True to his motto, right from the beginning Archbishop Ferrando became the Apostle of Christ following in the footsteps of St. Paul.
When Bishop Ferrando took up the leadership of the vast diocese of Shillong, he had a vision for the whole region: “To lead the whole of North East India to Christ”. To achieve this goal he made use of all the means that could be harnessed. Two major problems harassed him in the new diocese: shortage of personnel and lack of funds. To add to these there were a number of trying situations which made the whole region and all the missionaries go through pressing times. The greatness of Bishop Ferrando lies in the fact that in the midst of difficult situations he was able to keep up the missionary enthusiasm of all who were with him, and managed to maintain the focus on the mission throughout his episcopate. He echoed the missionary call of St. Paul who said, “Woe to me if I do not preach the Good News.” Following his Master, Archbishop Ferrando was always on the move through his diocese to teach, to strengthen in the faith, to encourage and to lead to Christ thirsting souls. He put enthusiasm in the hearts of his priests, religious, catechists and every Christian for the cause of evangelization. As the Father of the Diocese, right from the start, he excelled in winning the hearts of all and gained their love, and reverence and obedience.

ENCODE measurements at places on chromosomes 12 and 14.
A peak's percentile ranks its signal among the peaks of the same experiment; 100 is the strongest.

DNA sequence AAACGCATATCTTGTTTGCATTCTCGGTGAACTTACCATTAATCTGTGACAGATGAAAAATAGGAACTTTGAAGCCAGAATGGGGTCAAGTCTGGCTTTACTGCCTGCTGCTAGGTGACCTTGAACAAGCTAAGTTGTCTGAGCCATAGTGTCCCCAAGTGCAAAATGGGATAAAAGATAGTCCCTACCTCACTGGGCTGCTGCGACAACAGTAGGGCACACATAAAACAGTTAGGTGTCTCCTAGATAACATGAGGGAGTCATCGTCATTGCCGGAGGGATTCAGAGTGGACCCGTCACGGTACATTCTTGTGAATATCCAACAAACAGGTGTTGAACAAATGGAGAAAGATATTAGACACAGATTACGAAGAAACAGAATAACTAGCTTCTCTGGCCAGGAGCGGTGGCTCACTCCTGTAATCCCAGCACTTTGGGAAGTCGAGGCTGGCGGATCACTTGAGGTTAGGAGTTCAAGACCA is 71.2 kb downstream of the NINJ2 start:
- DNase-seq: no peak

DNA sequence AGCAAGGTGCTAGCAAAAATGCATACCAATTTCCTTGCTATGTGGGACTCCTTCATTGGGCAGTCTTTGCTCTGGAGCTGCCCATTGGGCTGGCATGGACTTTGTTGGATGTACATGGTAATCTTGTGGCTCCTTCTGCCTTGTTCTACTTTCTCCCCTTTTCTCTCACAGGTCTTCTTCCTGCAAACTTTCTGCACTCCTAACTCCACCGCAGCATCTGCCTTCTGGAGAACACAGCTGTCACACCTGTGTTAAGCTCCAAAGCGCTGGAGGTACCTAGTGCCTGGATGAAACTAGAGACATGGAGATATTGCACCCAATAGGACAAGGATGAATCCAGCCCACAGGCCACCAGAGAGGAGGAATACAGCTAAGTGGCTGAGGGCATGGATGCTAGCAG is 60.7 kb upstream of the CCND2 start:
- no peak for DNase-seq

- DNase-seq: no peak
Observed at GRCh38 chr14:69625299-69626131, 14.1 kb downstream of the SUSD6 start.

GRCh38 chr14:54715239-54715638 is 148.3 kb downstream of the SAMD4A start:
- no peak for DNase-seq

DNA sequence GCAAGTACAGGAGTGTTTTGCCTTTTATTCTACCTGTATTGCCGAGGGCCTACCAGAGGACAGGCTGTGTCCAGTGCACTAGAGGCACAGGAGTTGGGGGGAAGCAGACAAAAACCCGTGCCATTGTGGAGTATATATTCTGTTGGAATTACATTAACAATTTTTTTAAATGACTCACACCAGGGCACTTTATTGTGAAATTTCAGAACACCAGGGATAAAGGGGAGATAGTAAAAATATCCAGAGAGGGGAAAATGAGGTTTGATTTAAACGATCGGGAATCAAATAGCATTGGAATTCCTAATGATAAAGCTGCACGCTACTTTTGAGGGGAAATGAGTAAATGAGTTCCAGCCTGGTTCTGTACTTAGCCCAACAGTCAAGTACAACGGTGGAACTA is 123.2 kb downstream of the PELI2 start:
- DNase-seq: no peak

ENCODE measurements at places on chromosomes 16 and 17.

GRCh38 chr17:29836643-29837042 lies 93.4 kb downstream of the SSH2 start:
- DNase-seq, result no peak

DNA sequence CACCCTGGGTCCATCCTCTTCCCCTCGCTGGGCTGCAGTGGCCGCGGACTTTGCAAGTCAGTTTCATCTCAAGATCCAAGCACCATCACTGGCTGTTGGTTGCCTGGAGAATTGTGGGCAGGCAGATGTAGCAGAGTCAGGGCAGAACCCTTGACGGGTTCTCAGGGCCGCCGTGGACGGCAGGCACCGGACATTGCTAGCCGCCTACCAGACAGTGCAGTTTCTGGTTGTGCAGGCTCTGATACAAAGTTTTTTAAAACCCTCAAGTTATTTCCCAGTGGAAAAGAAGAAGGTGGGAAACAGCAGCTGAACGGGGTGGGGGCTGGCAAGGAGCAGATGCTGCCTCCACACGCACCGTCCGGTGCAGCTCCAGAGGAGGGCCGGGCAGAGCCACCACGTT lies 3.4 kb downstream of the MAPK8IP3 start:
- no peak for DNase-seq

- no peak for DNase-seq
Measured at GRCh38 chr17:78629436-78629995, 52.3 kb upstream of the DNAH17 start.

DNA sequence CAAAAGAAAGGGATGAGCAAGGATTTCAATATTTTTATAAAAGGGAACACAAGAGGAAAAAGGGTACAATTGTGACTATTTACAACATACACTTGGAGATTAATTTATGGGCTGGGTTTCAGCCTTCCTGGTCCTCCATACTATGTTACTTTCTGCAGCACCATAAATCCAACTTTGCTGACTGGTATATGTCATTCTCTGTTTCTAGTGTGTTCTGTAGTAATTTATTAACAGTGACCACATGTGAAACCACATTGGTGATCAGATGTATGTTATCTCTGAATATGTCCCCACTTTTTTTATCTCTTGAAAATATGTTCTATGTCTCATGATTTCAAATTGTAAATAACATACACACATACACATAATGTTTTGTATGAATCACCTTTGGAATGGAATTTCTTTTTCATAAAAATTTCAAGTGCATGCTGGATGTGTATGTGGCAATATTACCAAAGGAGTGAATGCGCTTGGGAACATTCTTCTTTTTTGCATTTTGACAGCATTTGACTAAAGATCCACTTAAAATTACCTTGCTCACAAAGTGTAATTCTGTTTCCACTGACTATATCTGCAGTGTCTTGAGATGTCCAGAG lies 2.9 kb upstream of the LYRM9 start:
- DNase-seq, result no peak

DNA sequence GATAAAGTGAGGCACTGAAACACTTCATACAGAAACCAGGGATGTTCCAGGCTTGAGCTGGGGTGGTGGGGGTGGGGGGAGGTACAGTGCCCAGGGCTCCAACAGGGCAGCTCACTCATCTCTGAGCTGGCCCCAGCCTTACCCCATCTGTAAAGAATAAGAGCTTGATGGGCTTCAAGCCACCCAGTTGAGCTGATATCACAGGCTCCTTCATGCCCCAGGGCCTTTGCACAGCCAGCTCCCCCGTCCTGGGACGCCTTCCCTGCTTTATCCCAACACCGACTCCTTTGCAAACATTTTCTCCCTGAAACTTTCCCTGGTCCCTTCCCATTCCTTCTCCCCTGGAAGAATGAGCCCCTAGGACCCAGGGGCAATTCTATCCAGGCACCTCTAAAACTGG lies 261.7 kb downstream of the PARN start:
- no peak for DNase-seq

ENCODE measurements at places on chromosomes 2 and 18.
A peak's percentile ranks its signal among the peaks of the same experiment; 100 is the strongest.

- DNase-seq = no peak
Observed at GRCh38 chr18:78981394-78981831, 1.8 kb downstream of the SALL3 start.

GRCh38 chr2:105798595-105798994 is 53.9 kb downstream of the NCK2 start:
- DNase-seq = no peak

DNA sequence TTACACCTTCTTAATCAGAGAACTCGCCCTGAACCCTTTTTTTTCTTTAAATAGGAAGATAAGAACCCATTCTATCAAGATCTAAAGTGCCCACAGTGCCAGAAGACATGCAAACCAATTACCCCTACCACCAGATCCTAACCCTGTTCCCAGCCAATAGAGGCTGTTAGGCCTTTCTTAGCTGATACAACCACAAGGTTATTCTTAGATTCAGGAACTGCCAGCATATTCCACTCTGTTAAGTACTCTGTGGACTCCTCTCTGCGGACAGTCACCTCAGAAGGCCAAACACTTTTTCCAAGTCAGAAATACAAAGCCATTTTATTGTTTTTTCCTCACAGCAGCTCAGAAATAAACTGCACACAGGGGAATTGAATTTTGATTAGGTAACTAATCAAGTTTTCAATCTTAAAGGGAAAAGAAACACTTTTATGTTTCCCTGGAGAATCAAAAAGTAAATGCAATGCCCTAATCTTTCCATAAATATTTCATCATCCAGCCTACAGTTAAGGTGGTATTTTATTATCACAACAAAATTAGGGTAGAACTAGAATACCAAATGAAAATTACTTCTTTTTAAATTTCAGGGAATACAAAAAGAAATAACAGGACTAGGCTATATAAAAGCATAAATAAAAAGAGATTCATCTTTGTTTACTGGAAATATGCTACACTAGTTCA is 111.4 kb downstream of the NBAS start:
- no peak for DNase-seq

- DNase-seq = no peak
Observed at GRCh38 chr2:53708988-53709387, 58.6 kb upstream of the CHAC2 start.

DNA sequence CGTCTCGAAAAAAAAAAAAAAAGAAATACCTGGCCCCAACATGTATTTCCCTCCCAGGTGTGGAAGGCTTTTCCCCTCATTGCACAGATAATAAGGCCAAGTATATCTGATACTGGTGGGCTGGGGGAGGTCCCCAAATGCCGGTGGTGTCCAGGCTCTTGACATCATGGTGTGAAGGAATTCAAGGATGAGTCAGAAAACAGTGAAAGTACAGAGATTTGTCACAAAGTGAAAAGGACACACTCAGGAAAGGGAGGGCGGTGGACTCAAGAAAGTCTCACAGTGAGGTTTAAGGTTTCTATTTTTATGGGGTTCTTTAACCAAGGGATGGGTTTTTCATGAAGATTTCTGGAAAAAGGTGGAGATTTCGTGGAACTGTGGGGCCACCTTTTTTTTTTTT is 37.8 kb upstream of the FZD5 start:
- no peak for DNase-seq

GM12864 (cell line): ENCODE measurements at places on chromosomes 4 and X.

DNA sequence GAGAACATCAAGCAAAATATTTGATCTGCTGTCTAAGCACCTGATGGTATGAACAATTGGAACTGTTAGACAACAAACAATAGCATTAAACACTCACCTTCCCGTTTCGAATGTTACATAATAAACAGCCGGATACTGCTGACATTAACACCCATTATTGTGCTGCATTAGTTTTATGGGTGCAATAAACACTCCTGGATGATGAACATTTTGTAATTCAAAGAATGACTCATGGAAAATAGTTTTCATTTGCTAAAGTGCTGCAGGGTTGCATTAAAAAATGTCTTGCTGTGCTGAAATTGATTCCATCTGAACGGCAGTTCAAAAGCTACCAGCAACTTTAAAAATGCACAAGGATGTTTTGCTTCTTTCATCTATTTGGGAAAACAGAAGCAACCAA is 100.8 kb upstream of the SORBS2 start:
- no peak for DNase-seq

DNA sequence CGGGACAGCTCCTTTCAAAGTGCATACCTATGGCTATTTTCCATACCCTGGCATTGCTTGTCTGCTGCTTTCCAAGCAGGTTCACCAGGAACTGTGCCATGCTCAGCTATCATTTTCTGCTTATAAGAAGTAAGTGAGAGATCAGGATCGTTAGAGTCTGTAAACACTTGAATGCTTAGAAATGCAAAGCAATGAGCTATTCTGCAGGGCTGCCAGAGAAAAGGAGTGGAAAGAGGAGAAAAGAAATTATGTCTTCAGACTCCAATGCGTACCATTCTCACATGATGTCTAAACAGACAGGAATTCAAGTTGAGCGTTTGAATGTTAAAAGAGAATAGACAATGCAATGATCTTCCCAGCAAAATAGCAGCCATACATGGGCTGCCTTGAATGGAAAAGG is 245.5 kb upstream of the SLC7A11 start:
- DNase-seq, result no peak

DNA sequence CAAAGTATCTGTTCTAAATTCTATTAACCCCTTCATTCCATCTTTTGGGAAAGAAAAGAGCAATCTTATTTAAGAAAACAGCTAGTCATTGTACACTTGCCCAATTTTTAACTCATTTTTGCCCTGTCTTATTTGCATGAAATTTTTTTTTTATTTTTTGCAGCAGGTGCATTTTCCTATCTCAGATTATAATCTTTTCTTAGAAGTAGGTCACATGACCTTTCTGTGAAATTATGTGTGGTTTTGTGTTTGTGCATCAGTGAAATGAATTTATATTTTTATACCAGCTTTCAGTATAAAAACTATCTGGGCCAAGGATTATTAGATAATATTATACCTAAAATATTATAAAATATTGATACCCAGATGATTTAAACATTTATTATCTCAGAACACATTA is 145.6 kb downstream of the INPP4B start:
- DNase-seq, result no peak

His missionary method was completely people oriented. He travelled for miles on foot across forests and paddy fields to reach the Christian communities, at times wading through rivers, walking through vast marshy lands, in inclement weather, fighting leeches and often coming across wild animals along the way. He would spend sleepless nights in the huts trying to ward off the mosquitoes. On reaching the village he would hear confessions, teach and instruct the people and visit the sick in their huts. People in their turn loved him as their Shepherd and manifested their love. True to his beautiful motto Apostle of Christ he did really made an apostolic pilgrimage across the lands of North East.